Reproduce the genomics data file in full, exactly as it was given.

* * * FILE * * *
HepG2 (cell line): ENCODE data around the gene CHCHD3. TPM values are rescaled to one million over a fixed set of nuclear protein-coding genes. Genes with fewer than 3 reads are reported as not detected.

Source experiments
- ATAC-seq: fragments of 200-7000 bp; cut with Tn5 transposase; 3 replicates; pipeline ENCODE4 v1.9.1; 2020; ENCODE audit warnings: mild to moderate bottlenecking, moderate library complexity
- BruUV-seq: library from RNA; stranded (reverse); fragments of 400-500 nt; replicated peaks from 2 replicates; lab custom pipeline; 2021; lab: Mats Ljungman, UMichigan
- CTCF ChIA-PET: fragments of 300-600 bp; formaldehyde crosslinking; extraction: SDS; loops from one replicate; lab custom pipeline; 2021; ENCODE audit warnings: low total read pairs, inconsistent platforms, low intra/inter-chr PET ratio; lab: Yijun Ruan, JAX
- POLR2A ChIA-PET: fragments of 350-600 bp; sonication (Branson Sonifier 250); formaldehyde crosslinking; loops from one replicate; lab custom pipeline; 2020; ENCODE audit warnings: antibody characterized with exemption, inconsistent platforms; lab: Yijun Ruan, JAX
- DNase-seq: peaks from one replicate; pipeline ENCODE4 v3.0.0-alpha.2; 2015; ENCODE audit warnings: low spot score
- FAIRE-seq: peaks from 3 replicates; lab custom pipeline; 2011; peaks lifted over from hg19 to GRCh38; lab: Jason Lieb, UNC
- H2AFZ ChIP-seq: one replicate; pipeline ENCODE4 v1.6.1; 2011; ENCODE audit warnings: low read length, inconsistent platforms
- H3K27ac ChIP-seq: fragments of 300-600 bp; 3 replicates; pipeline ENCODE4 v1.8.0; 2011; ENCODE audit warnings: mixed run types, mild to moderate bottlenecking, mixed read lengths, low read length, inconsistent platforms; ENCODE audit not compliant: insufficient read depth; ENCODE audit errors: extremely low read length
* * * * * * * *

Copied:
HepG2 (cell line): ENCODE data around the gene CHCHD3. TPM values are rescaled to one million over a fixed set of nuclear protein-coding genes. Genes with fewer than 3 reads are reported as not detected.

Source experiments
- ATAC-seq: fragments of 200-7000 bp; cut with Tn5 transposase; 3 replicates; pipeline ENCODE4 v1.9.1; 2020; ENCODE audit warnings: mild to moderate bottlenecking, moderate library complexity
- BruUV-seq: library from RNA; stranded (reverse); fragments of 400-500 nt; replicated peaks from 2 replicates; lab custom pipeline; 2021; lab: Mats Ljungman, UMichigan
- CTCF ChIA-PET: fragments of 300-600 bp; formaldehyde crosslinking; extraction: SDS; loops from one replicate; lab custom pipeline; 2021; ENCODE audit warnings: low total read pairs, inconsistent platforms, low intra/inter-chr PET ratio; lab: Yijun Ruan, JAX
- POLR2A ChIA-PET: fragments of 350-600 bp; sonication (Branson Sonifier 250); formaldehyde crosslinking; loops from one replicate; lab custom pipeline; 2020; ENCODE audit warnings: antibody characterized with exemption, inconsistent platforms; lab: Yijun Ruan, JAX
- DNase-seq: peaks from one replicate; pipeline ENCODE4 v3.0.0-alpha.2; 2015; ENCODE audit warnings: low spot score
- FAIRE-seq: peaks from 3 replicates; lab custom pipeline; 2011; peaks lifted over from hg19 to GRCh38; lab: Jason Lieb, UNC
- H2AFZ ChIP-seq: one replicate; pipeline ENCODE4 v1.6.1; 2011; ENCODE audit warnings: low read length, inconsistent platforms
- H3K27ac ChIP-seq: fragments of 300-600 bp; 3 replicates; pipeline ENCODE4 v1.8.0; 2011; ENCODE audit warnings: mixed run types, mild to moderate bottlenecking, mixed read lengths, low read length, inconsistent platforms; ENCODE audit not compliant: insufficient read depth; ENCODE audit errors: extremely low read length